Whilst the work itself can be entirely achievable for a savvy DIY person, it will regularly involve working in an elevated position such as being on the roof of your property. Due to this, you must use extreme caution at all times and ensure that you have the relevant safety equipment beforehand. Additionally, it must be noted that whilst some installations are reasonably simple some may require detailed technical knowledge and specific tools so if you are unsure of anything make sure to contact a trained specialist. Antenna installation will alleviate any of these concerns but if you feel capable and willing to attempt the work yourself, we will look at a few key pieces of advice to make the work simpler.
This can be one of the most important factors for determining the overall performance of your TV aerial. Different locations will receive different strengths of signal and if you live in an area with poor reception then choosing the correct location will be key to receiving the quality picture you would expect. The best location is having the aerial installed on the roof. Alternatively, you could place it within the loft where it will be sheltered from the elements. The standard of reception received will generally deteriorate the lower it is mounted so make sure to check the quality of the incoming signal to help you determine which location would be best.
Roof top aerials provide the best performance due to their elevated position and the lack of obstacles blocking their path. The higher the antenna mast reaches then the stronger the received signal will be. This, however, needs to be weighed up against the potential damage that the elements can cause to high masts as they can be battered by winds or tree branches etc. If an aerial can be mounted onto a gable wall it should prove to be reasonably simple whereas the chimney stack can be the most complicated. You will need a bracket to fix the mast to the building or chimney and a lashing kit to tie it in place. Always attempt to spread the load and use multiple brackets as one will cause excessive strain on the mast. When drilling into the building its best to always try to drill into the centre of the bricks and never use the uppermost three bricks. Test a number of positions before starting any installation work because a position that looks ideal to fit an aerial to may not provide the best signal. Test it before you begin to avoid undoing your hard work.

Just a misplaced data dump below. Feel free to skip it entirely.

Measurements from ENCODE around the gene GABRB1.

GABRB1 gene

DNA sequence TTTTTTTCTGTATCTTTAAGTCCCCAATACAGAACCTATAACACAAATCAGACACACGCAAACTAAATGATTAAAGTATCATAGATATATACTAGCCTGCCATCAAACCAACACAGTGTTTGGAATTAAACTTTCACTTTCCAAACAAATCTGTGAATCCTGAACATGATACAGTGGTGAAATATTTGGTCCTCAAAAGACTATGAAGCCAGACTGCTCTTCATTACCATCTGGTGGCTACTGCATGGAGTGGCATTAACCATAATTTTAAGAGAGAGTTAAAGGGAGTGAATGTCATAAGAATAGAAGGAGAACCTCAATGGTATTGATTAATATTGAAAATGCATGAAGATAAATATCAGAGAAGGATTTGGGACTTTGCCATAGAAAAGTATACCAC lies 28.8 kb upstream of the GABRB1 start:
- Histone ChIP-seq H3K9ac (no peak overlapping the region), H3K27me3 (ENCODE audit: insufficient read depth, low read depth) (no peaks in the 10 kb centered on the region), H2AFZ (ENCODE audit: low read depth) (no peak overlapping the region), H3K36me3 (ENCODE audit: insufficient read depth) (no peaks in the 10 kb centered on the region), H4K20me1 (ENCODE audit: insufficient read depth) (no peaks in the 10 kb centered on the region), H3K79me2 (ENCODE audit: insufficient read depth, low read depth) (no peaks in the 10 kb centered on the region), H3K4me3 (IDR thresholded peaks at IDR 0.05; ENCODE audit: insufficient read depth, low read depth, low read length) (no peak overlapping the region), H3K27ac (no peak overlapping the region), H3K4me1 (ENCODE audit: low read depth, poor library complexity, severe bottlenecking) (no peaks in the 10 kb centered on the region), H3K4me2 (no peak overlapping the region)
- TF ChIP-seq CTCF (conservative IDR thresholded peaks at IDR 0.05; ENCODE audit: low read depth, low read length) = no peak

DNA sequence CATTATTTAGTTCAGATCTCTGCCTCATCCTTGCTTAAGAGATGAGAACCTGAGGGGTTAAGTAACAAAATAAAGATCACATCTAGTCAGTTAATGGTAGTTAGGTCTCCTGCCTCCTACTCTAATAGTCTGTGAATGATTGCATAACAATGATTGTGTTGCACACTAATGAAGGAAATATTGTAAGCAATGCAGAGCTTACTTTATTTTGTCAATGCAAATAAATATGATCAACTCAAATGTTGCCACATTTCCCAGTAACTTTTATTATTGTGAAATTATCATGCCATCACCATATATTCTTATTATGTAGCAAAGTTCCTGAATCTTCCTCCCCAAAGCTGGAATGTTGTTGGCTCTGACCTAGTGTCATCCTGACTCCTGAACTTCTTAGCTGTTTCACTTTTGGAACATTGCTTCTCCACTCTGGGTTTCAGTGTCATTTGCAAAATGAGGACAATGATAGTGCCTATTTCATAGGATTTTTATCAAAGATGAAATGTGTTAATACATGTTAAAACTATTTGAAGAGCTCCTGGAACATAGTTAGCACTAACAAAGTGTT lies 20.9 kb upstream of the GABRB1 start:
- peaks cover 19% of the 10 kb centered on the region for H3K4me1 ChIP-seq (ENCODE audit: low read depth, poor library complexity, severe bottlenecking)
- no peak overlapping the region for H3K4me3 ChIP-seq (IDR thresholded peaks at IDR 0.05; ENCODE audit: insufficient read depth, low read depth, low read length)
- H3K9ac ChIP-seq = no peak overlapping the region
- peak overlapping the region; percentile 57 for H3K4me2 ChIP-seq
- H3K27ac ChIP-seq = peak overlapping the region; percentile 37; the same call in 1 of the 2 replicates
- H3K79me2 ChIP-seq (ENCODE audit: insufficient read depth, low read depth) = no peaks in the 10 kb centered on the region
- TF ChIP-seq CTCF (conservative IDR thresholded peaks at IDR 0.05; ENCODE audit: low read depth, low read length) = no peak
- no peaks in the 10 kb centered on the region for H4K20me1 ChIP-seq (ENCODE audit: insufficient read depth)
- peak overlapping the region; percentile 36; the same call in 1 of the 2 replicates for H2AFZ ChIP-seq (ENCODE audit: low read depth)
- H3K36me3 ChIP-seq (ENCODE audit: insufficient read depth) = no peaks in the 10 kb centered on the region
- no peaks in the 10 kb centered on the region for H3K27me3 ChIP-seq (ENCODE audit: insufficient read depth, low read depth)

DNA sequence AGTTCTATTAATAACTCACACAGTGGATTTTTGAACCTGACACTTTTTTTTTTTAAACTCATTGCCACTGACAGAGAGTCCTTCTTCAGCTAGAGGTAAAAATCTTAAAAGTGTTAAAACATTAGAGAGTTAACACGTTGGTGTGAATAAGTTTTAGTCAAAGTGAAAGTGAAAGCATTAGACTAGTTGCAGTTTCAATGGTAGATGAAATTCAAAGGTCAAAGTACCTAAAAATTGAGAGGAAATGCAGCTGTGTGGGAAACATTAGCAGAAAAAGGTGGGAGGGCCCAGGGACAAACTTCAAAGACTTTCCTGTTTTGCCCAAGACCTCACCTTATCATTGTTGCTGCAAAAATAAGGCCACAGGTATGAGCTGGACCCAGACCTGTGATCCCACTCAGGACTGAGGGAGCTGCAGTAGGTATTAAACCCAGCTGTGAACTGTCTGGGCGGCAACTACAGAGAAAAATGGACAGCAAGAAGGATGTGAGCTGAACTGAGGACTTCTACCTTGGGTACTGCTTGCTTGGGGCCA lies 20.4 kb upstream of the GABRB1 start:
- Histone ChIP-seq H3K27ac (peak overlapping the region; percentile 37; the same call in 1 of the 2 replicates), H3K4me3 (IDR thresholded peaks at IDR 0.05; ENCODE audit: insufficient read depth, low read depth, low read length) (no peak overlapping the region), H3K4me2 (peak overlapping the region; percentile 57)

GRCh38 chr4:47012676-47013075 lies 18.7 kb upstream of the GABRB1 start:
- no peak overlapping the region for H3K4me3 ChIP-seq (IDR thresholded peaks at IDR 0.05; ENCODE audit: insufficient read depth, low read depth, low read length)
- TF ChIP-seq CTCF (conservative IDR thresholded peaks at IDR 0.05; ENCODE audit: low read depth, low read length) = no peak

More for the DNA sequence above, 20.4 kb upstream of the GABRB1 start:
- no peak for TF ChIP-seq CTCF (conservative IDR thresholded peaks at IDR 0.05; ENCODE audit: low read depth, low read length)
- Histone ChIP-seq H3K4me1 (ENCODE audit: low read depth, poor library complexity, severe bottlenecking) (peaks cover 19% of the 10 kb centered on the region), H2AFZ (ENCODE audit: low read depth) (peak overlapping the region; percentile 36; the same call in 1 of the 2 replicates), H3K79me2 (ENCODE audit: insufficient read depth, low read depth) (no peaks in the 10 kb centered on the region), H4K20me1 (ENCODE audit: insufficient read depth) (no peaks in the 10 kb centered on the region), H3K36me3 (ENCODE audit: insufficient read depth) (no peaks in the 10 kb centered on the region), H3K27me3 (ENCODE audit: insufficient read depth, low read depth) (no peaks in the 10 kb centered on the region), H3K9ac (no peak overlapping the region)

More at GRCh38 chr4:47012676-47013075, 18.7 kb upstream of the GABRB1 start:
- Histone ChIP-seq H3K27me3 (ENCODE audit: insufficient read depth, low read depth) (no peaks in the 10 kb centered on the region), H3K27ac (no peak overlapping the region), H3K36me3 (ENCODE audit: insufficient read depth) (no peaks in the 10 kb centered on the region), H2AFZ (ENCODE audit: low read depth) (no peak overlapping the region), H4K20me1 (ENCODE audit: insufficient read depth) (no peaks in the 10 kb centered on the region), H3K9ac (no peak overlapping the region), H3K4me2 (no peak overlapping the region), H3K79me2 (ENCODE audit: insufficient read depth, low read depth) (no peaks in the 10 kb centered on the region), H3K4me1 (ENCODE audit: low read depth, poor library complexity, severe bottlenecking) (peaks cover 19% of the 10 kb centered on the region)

If you have a reasonably strong signal in your area, then a loft aerial should suffice. It is possibly worth checking if this will work or not as it is generally simpler and safer to do than getting up on the roof. What you need to consider when installing a loft aerial is whether you have a metal roof. If this is the case, it will not work. Try moving the aerial around the loft to see what position is providing the best picture. Remember also to factor in where you place it if you use the loft space efficiently. It needs to be out of the way so you do not damage it so certain locations may not be particularly practical. As well as this, TV aerials are often much bigger than you think and they might take up more space than you first imagined.